Jjambbong (Korean-Chinese Spicy Noodle Soup) Recipe


Cal/Serving: 1,187
Daily Value: 59%
Servings: 2

Dairy-Free, Milk-Free, Peanut-Free, Tree-Nut-Free, Alcohol-Free
Vitamin A3223IU64%
Vitamin C48mg80%
Thiamin (B1)3mg185%
Riboflavin (B2)2mg97%
Niacin (B3)28mg138%
Vitamin B61mg58%
Folic Acid (B9)524µg131%
Vitamin B1210µg170%
Vitamin D1µg0%
Vitamin E4mg19%
Vitamin K83µg104%
Fatty acids, total monounsaturated13g0%
Fatty acids, total polyunsaturated6g0%
Have a question about the nutrition data? Let us know.

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Jjambbong (Korean-Chinese Spicy Noodle Soup)
Hyosun Ro

This spicy red noodle soup, jjambbong (also spelled jjamppong), is one of the most popular Korean-Chinese dishes, alongside another noodle dish called jajangmyeon (noodles in black bean sauce). Adapted for Korean taste by early Chinese immigrants to Korea, Korean-Chinese cuisine (although called Chinese by Koreans) is a huge part of Korean food culture. Korean-Chinese restaurants are everywhere in Korea. Every Korean especially loves the two noodle dishes, jajangmyeon and jjambbong. Oftentimes, Koreans have a hard time choosing between the two when eating out.

You will find it surprisingly easy to make this popular bowl of noodle soup at home with easy-to-find ingredients. Restaurants use hand-pulled noodles (that are a tad chewy), but for home cooking you can find ready-made fresh noodles at Korean markets. Another option is to simply use spaghetti or linguini noodles. The soup is typically made with chicken stock for a rich flavor, but you can also use anchovy broth for a cleaner, lighter taste. This soup also incorporates pork, chile-infused oil, and various vegetables and seafood. The combination of all the natural ingredients creates a hearty bowl of soup that is packed with robust flavors. The spiciness will surely clear your sinuses!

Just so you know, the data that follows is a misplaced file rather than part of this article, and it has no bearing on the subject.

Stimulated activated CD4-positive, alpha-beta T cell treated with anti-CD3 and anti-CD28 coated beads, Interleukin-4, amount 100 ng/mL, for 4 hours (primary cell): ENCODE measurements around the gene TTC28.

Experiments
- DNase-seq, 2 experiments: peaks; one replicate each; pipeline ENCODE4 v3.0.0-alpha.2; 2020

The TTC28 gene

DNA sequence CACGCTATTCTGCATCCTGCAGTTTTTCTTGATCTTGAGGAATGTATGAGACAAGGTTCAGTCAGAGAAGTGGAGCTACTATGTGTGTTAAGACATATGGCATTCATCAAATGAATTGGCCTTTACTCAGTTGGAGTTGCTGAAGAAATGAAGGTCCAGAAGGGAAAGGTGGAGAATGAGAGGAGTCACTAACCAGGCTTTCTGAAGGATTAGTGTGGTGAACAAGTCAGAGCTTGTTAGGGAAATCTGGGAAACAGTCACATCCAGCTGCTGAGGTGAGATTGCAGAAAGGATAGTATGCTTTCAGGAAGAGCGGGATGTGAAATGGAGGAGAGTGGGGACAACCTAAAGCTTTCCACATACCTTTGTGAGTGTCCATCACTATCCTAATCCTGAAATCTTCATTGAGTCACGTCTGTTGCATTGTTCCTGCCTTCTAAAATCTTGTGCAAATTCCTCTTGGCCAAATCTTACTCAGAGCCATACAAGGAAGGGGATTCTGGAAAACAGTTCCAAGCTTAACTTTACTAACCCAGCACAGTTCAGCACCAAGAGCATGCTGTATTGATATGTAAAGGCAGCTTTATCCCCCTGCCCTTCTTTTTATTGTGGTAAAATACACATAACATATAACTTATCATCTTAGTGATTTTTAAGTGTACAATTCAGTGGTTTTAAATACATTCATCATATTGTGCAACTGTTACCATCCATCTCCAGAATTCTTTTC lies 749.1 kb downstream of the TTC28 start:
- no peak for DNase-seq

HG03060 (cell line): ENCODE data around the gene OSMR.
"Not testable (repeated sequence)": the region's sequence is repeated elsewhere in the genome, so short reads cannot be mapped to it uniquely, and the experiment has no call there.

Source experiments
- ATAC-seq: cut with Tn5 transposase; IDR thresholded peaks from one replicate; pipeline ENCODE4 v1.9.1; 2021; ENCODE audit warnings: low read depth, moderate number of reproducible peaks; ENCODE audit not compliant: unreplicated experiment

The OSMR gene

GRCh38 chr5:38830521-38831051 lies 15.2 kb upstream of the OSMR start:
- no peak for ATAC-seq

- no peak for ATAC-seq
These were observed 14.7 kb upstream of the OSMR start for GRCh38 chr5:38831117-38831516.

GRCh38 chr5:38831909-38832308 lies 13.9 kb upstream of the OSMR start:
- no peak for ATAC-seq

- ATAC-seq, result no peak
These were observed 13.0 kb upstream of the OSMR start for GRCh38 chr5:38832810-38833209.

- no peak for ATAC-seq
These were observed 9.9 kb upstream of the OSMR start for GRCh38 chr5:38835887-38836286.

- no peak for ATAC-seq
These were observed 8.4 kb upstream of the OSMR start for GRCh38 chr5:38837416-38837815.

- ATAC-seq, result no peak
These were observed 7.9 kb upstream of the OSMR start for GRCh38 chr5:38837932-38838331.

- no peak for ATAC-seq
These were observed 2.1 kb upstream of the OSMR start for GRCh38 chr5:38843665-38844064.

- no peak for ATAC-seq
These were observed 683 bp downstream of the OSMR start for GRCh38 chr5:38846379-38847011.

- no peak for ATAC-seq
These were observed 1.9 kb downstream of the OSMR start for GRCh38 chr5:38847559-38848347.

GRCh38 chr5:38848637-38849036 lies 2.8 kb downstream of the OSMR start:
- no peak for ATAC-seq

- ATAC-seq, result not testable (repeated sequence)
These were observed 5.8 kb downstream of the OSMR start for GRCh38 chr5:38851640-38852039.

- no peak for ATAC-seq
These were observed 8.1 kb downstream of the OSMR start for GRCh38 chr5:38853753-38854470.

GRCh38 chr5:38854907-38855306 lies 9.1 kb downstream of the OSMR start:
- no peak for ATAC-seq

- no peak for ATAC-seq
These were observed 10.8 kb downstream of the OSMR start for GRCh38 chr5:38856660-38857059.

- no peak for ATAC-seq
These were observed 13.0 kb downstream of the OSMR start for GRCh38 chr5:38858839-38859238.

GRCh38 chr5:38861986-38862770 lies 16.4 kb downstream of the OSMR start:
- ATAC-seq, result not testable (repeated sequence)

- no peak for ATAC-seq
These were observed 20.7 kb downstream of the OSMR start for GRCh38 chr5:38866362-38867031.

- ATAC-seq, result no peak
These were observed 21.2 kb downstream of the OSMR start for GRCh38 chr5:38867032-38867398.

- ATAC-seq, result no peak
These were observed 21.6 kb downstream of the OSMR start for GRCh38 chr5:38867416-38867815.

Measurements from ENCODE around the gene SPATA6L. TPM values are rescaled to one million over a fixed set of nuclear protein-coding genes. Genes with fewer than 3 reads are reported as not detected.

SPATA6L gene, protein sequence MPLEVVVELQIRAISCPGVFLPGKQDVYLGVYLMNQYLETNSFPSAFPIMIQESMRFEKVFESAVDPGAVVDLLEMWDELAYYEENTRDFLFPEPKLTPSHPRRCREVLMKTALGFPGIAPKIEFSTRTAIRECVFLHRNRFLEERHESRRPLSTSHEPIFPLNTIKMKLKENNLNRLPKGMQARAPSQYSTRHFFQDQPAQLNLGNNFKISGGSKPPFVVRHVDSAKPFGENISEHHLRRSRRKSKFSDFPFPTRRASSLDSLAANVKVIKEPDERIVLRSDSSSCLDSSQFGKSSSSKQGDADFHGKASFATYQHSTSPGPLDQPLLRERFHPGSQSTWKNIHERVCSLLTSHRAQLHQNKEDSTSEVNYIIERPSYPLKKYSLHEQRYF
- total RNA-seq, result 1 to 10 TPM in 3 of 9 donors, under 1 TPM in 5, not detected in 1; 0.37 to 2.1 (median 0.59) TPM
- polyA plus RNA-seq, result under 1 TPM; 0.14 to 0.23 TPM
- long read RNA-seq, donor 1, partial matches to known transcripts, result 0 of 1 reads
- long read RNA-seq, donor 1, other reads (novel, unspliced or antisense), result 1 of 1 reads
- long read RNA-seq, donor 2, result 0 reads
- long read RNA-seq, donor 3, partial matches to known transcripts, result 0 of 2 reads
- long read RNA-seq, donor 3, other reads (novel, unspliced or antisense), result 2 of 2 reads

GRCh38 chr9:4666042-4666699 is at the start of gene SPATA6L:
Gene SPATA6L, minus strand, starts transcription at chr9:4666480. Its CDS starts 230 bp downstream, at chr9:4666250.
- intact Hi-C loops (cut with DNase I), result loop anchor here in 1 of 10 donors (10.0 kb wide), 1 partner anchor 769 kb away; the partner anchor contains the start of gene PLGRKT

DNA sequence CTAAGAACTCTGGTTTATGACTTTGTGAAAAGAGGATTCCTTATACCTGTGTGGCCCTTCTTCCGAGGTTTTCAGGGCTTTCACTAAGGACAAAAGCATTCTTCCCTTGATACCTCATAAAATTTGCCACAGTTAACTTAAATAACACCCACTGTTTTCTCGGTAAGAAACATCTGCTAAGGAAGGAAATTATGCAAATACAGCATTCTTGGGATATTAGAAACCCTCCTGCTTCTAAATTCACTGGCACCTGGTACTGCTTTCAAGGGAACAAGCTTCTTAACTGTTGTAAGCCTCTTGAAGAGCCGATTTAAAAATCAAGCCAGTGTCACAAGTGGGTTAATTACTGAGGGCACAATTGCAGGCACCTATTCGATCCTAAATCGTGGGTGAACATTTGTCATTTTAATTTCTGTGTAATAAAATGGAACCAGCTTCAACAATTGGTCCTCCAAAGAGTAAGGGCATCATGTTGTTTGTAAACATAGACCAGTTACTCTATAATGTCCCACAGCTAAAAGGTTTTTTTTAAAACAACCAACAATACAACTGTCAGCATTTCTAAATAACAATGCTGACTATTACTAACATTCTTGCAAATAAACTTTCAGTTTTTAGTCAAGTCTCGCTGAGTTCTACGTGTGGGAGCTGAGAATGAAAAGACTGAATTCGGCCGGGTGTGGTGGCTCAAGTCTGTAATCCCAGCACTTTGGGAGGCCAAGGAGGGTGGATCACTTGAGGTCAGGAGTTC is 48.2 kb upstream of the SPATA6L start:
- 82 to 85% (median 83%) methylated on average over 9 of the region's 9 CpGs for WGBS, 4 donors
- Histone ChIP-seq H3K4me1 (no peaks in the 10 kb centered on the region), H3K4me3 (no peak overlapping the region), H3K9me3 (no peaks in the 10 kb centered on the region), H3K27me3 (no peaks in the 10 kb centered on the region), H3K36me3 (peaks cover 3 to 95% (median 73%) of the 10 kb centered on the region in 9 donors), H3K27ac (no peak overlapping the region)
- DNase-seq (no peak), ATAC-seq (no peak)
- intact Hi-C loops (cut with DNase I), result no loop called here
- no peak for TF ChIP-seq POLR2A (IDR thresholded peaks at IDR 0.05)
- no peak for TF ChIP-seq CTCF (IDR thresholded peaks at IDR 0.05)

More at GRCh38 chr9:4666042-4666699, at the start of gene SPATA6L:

• 12-14 ounces fresh jajangmyeon or udon noodles*
  • 1 tablespoon vegetable or canola oil
  • One 1-inch piece ginger, julienned
  • 2 scallions, cut into 2-inch lengths
  • 1 tablespoon Korean chile pepper flakes (gochugaru), or to taste
  • 1 tablespoon soy sauce
  • 3 ounces fatty pork, sliced thinly
  • 1/4 onion, sliced thinly
  • 1/2 carrot, sliced thinly into 2-inch lengths
  • 4 ounces cabbage, cut into 2-inch lengths
  • 1/2 zucchini, sliced thinly into 2-inch lengths
  • 2 dried shiitake mushrooms, soaked and sliced thinly (optional)
  • Salt and pepper, to taste
  • 4 cups chicken stock, anchovy broth, or water
  • 4-6 littleneck clams, cleaned
  • 4-6 mussels, cleaned and debearded
  • 4-6 shrimp, peeled and deveined
  • 3 ounces cleaned squid, cut into bite-sized pieces**


Bring a large pot of water to boil. While making the soup, cook the noodles according to package directions and drain.

Heat a wok or a large pot over high heat. Add the oil, ginger, scallions, chile flakes, and soy sauce and stir-fry for 1 minute.

Add the pork and stir-fry until the pork is almost cooked, about 2 minutes. Stir in the onion, carrot, cabbage, zucchini, and mushrooms, if using. Season lightly with salt, and cook until the vegetables are slightly softened, stirring occasionally, about 2 minutes.

Pour in the chicken stock (or anchovy broth or water) and bring to a boil. Add the seafood starting with the clams, followed by the mussels, shrimp, and squid.

Return to a boil and cook until the shells have opened. Season with salt and pepper, to taste. Place a serving of the noodles in a large soup bowl and ladle the soup on top. Serve immediately while piping hot.

Recipe Details

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Servings: 2
Cuisine: Korean

Notes and Substitutions:

*Note:  You can also use dried spaghetti or linguini noodles.

**Note: Don’t cut the squid too small since it shrinks a lot while cooking.

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